Climate Change Gets Short Shrift in US Classrooms

A NASA camera on the Deep Space Climate Observatory satellite returned this view of the sunlit side of Earth from 1 million miles away.
A NASA camera on the Deep Space Climate Observatory satellite returned this view of the sunlit side of Earth from 1 million miles away. (Image credit: NASA)

Middle- and high-school students spend very little time learning about climate change in the classroom, and many students hear misinformation about the cause of rising global temperatures, new research finds.

In the first nationally representative survey of public middle- and high-school teachers in the United States, only 30 percent of teachers said they emphasize that humans are causing climate change by burning fossil fuels. Another 12 percent said they don't mention human causes, and 31 percent said they "teach the controversy" by telling students that some scientists think climate change is human-caused, while others disagree.

But scientists' views on the topic don't vary nearly as much. In fact, a survey of climate scientists published in 2009 found that 97.4 percent agree that human fossil-fuel use is the cause of global warming. However, U.S. teachers were also unaware of this consensus, researchers from the National Center for Science Education (NCSE), Pennsylvania State University and Wright State University reported in the journal Science on Feb. 12. In the new nationally representative survey, only 30 percent of middle-school science teachers and 45 percent of high-school teachers knew that more than 80 percent of climate scientists agree on the roots of climate change. [Do You Believe These 10 Myths About Climate Change?]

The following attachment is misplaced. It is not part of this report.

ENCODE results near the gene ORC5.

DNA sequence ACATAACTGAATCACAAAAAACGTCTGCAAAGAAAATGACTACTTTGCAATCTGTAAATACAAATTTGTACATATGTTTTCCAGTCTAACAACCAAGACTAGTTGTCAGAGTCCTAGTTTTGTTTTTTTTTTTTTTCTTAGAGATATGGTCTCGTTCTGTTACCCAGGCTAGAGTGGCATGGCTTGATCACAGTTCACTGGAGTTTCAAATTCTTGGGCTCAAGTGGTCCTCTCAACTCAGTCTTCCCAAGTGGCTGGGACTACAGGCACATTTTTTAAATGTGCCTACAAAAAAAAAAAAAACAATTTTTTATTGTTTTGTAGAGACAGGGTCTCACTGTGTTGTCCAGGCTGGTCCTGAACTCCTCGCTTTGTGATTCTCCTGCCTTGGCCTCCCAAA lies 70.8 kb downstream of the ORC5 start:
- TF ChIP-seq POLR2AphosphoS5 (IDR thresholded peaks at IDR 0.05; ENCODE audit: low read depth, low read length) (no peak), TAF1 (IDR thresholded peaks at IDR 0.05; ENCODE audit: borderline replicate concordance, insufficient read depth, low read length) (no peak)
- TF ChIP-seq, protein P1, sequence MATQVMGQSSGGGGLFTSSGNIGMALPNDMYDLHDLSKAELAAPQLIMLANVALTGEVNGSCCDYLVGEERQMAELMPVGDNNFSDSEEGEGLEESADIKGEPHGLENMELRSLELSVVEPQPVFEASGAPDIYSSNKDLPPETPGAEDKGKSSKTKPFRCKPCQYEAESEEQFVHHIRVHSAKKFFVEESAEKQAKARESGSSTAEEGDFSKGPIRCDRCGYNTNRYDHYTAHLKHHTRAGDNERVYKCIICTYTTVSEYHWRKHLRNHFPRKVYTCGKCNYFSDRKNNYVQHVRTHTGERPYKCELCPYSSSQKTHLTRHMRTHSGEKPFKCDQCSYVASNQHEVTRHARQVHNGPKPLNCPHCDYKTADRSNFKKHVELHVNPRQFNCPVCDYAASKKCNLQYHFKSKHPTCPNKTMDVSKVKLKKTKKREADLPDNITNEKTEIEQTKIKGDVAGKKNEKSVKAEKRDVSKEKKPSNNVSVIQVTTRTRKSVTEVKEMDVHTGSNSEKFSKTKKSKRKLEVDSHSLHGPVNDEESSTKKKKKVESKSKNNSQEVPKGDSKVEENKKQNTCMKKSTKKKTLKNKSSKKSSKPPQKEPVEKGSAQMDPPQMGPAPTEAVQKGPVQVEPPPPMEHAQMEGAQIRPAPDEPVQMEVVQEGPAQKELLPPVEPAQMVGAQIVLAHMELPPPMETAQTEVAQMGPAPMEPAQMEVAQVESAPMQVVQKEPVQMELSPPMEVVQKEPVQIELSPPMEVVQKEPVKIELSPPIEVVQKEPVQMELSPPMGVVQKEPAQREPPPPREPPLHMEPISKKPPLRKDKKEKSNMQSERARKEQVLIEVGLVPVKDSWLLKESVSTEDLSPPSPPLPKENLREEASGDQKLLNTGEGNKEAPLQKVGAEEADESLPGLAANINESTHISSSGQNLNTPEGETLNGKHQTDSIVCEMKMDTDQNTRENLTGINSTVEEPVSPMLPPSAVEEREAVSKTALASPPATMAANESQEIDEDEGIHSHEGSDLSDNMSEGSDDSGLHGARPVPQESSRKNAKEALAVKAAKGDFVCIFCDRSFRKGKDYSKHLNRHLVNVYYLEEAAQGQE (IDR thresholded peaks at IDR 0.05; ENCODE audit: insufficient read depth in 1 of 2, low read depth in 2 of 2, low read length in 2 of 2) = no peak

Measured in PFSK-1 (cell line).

Overall, 70 percent of middle-school and 87 percent of high-school teachers reported spending an hour or more on climate change instruction, but the median number of hours spent on the topic was only between one and two.

Political pressure did not appear to be the reason for the limited and oft-contradictory instruction. Only 4.4 percent of teachers reported pressure not to teach about global warming. And a majority (68 percent) of teachers said that they personally believed climate change to be human-caused. Nevertheless, a combination of unawareness of the scientific consensus and unfamiliarity with current research might explain the lack of quality in climate education, the researchers wrote in Science.  

"Fewer than half of the teachers report any formal instruction in climate science in college," the researcher wrote — though two-thirds said they would welcome continuing education focused only on climate science.

"It's clear that the vast majority of surveyed teachers are hungry for additional professional development," study author Minda Berbeco, a climate change policy specialist at NCSE, said in a statement. "Even half the teachers who deny the scientific consensus on climate change say they would take this training."

Climate in the classroom has been a political hot topic in recent years. In 2012, leaked documents from the conservative think tank The Heartland Institute outlined plans to create school curricula that would cast doubt on climate change. In 2014, the Texas Board of Education caught national attention for considering textbooks for the state that included climate-change-denying language. Under pressure from educational groups, including the NCSE, many publishers revised their books to remove that language. The board ultimately did not approve any textbooks that denied man-made climate change.

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Stephanie Pappas
Live Science Contributor

Stephanie Pappas is a contributing writer for Live Science, covering topics ranging from geoscience to archaeology to the human brain and behavior. She was previously a senior writer for Live Science but is now a freelancer based in Denver, Colorado, and regularly contributes to Scientific American and The Monitor, the monthly magazine of the American Psychological Association. Stephanie received a bachelor's degree in psychology from the University of South Carolina and a graduate certificate in science communication from the University of California, Santa Cruz.